When Sporting Kansas City kicks off the 2013 MLS season Saturday against the Philadelphia Union at PPL Park in West Chester, Pa., it will do so without forwards Jacob Peterson and Teal Bunbury.
Peterson, who had shoulder surgery Nov. 16, won’t be cleared for full contact by doctors until mid-March, while Bunbury had reconstructive knee surgery Aug. 30 after tearing the ACL in his left knee.
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Still, both are on track to make full and fairly speedy recoveries.
“The doctor said he won’t clear me until the four-month date,” Peterson said. “That’s as soon as I could be back. At four months, the ligaments are completely healed. Hopefully, I’m getting close. I did a fitness test (Feb. 14). I wasn’t where I’m usually at, but I wasn’t far off. It’s definitely coming along well.”
Peterson suffered the original injury July 28 while diving for a header in a loss against Columbus at Sporting Park. He returned after missing five matches, but had surgery after Sporting KC was eliminated from the MLS playoffs.
Trainers are allowing Peterson to do noncontact drills — finishing work and other technical drills — but there’s an abundance of caution about making sure the shoulder is completely healed and the surrounding muscles strong before subjecting him to match play.
Peterson appeared in 23 matches for Sporting KC last season and had matched his career-high with four goals. He was emerging as one of the club’s top scoring options and had won over the fans with his hard-nosed style before the setback.
It’s not the first time Peterson’s career has been derailed by injury.
“I’ve had some good runs in my career before,” Peterson said. “Unfortunately, they’ve sometimes been shortened by injury. I had the same thing happen in Colorado when I tore my ACL. Timing hasn’t always been the best. I don’t know if it’s the best run of form I’ve had, but it was a good run of form and I was happy with the way I was contributing to the team.”
For now, as Tom Petty famously sang, the waiting is the hardest part.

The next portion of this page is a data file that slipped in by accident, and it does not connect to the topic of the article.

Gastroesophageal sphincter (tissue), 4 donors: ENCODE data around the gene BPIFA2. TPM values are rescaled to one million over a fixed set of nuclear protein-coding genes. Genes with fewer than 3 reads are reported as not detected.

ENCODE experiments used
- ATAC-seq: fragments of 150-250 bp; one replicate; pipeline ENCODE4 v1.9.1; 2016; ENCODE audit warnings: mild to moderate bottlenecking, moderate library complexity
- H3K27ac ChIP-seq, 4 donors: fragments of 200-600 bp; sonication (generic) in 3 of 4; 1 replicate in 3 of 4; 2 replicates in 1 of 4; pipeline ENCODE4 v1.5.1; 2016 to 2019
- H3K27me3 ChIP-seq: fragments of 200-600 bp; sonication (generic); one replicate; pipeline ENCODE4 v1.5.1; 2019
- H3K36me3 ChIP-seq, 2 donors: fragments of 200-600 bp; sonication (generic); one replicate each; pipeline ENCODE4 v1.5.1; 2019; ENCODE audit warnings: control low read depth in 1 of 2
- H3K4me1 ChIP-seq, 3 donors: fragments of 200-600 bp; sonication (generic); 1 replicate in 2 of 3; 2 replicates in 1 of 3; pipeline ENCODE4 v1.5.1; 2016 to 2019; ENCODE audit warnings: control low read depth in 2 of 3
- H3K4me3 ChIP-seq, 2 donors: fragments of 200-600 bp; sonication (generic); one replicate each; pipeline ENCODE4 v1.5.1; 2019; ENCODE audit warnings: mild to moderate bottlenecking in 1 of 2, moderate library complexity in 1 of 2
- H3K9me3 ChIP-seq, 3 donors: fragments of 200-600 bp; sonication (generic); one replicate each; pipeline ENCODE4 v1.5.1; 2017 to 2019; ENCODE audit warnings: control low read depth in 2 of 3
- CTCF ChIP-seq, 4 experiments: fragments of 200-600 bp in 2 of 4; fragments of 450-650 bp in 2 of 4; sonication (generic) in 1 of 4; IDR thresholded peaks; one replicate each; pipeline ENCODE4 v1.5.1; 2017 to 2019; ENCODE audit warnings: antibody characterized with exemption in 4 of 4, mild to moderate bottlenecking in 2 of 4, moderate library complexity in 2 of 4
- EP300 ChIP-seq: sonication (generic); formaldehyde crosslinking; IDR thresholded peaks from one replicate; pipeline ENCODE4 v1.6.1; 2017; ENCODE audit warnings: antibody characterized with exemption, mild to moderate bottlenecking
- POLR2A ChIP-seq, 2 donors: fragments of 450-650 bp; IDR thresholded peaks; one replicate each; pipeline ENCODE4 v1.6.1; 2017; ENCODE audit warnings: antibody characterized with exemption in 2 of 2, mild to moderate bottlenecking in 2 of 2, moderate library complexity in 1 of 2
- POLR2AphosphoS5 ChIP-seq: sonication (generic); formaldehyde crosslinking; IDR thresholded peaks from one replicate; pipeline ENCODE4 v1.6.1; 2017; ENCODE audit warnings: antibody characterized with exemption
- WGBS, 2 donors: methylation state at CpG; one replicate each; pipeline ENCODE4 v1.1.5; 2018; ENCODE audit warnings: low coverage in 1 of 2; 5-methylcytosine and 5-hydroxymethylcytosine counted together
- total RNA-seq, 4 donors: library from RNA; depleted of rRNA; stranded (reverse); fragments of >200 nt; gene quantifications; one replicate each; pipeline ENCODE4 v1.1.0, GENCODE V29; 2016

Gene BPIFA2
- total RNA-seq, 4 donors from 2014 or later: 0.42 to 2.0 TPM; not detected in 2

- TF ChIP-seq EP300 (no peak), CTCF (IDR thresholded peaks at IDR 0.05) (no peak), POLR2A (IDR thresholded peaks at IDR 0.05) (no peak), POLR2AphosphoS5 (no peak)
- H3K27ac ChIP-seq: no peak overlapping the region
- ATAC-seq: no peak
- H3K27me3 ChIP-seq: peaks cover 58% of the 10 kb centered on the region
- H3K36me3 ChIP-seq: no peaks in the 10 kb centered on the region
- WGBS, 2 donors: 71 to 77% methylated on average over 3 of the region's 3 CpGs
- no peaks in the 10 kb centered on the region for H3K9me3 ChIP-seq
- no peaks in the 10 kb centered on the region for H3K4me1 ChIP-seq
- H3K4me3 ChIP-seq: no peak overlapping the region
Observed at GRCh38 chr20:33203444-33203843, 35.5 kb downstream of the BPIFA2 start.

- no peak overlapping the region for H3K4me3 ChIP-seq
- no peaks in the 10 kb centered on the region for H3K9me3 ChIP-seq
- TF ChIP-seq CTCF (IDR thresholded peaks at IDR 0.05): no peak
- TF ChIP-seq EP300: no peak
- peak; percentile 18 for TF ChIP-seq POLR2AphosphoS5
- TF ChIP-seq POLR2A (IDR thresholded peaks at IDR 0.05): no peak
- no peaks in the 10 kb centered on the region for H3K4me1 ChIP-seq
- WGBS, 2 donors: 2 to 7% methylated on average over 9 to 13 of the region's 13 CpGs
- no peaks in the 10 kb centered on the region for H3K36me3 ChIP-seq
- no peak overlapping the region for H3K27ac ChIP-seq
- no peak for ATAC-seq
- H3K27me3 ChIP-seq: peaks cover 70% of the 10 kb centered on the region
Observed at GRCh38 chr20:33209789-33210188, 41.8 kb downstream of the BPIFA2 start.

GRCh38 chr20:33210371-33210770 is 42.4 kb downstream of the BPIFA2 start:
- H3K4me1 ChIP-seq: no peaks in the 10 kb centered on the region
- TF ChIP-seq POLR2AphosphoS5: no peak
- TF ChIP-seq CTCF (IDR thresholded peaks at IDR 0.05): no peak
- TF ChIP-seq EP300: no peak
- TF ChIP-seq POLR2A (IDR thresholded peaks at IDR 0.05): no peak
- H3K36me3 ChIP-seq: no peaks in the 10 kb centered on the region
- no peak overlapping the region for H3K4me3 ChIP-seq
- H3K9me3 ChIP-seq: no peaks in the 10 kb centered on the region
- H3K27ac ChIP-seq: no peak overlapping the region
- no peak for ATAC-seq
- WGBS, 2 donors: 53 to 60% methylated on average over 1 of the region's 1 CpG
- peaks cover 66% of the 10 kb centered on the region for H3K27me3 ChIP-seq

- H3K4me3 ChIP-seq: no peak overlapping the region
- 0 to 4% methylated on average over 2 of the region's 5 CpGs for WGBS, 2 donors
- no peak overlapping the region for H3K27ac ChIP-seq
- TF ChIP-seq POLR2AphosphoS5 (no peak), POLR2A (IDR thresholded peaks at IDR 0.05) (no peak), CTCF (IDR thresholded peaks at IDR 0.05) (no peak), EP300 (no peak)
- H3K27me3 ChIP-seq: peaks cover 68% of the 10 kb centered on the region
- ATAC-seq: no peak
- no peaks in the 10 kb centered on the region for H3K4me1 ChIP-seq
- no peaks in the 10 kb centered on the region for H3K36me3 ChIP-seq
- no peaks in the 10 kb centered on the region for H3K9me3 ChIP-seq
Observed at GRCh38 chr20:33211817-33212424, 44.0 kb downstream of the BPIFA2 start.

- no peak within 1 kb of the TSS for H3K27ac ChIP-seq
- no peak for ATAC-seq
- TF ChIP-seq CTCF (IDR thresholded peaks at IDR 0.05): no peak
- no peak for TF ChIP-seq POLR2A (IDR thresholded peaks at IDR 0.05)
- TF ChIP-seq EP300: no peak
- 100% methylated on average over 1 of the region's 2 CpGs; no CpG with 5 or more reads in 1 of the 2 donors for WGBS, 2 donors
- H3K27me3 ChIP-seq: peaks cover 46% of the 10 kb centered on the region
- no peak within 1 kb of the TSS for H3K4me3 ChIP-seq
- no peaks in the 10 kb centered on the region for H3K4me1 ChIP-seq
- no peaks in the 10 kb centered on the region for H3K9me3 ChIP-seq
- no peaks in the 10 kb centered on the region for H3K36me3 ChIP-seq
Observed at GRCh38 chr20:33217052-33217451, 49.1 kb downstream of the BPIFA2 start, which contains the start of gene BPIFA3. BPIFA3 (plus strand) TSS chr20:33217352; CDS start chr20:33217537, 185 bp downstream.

“It’s going to be difficult waiting out, but it’s not my first or second year,” Peterson said. “I’ve been in the league awhile, so I know how this works. I’ve been through it with my ACL before. I’ve had injuries here and there where you feel good enough to play, but maybe you just aren’t yet.
“If you come back too early, you can frustrate yourself even more. I’m completely comfortable with the training staff here. I have 100 percent faith, and I’m listening to those guys. When they tell my I’m ready, I’ll be ready.”
Meanwhile, Bunbury has never had to deal with such catastrophe, but he’s worked every bit as hard and is every bit as eager to get back on the field.
“It’s been a rollercoaster type thing,” Bunbury said. “There’s days, if I’m being honest, where I’m like, ‘This (stinks). I want to be out there. I want to be playing,’ but I feel like it’s a blessing also.
“I feel like I was doing well, but maybe a little of my passion had slipped away a little bit. For an injury like this to happen, it really showed me how much I miss the game and have a passion for it and a love for the game.”
Bunbury isn’t likely to return until some time in June, but that’s fine with coach Peter Vermes.
“I’ve got to make sure those guys are ready when the summertime comes, because that’s when we really start hitting a lot of games — probably May and on,” he said.
By the time Sporting KC enters into the Lamar Hunt U.S. Open Cup fray in June and begins CONCACAF Champions’ League in August, Vermes hopes to have his entire roster healthy and at his disposal.